Further research is needed to better understand the respective roles of law and ethics (and their intersections) in specialists' decision-making in end-of-life care. Both of these social institutions purport to regulate these decisions but do so in different ways, for example, drawing on different sources and with different consequences for non-adherence.38 On one view, law is a binding set of norms imposed externally which brings with it the prospect of sanction for non-compliance. Law is also perceived by some to be a relatively stable set of standards that applies to all in the same way. By contrast, although there are widely accepted standards of conduct imposed by ethical principles such as those contained in professional codes, the duties imposed by ethical reasoning and how those duties are discharged in end-of-life care can vary depending on an individual doctor's views. This has implications for how compliance with ethical principles can be determined as ethical reasoning may legitimately point to more than one appropriate course of action.

Other research and limitations

Although ADs can influence treatment that patients receive at the end of life,39 our findings accord with other studies that show low rates of compliance with ADs that are inconsistent with what is clinically indicated.20 ,22 ,24 ,25 However, this study is significant because it explores whether accurate legal knowledge improves compliance, and the role that the law plays in specialists' decision-making. This enables us to understand whether non-compliance is due to a lack of knowledge or whether it is because other competing considerations are more important. Our results suggest that it is, at least in part, the latter. Despite law purporting to be a binding force, it does not appear to have significant influence on medical deliberations in end-of-life care. These findings have implications for medical education and indeed the role of law in medical practice generally.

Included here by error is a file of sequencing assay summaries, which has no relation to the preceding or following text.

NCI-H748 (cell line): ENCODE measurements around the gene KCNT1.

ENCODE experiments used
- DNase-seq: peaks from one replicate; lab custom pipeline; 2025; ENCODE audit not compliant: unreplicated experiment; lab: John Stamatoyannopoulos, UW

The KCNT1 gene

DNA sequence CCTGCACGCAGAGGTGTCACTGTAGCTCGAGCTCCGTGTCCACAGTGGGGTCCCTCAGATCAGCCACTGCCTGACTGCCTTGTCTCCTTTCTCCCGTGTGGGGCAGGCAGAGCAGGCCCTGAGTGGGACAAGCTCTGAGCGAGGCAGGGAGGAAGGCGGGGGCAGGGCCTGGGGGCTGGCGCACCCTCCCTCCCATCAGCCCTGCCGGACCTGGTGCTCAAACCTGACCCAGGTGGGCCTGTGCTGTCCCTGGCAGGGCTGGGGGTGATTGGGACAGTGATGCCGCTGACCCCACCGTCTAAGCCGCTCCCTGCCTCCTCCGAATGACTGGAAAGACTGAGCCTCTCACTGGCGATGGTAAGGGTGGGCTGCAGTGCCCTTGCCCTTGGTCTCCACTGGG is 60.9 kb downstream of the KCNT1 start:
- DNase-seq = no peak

A limitation of this research is low response rate (31%). This is a feature common to survey research involving doctors as response rates from this cohort are low and declining.40 ,41 While non-response bias cannot be ruled out, comparisons of respondents with the wider sample support the broad representativeness of those who participated in this research (see online supplementary file 1: table S1). Any potential bias in this study may have the effect of overestimating the relevance of law in this area of medicine. Non-responders are less likely to be legally knowledgeable and perhaps also less likely to be influenced by law, so the role of law may in fact be less than the limited one we found.

The sample, which included all doctors from the seven specialties most likely to be involved in end-of-life decision-making in the largest Australian states, is more representative than previous related studies which have generally been drawn from those participating in specified training courses or cohorts,7 ,9 ,20 specific health facilities13 ,14 ,21 ,25 or a single specialty or society.11 ,12 ,18 ,19 ,22 ,24 However, our results from seven specialties in the acute setting may not be generalisable to other doctors or other settings. The role played by law may also vary in other jurisdictions without comparable legal systems.

Another limitation is that our measurement of compliance is based on a particular scenario. Different results could occur where following the law is not clinically challenging, but a scenario where law and medicine are in conflict was used so that the impact of law on clinical decision-making could be better evaluated. A single scenario is also not able to test the full range of legal issues that can arise at the end of life.20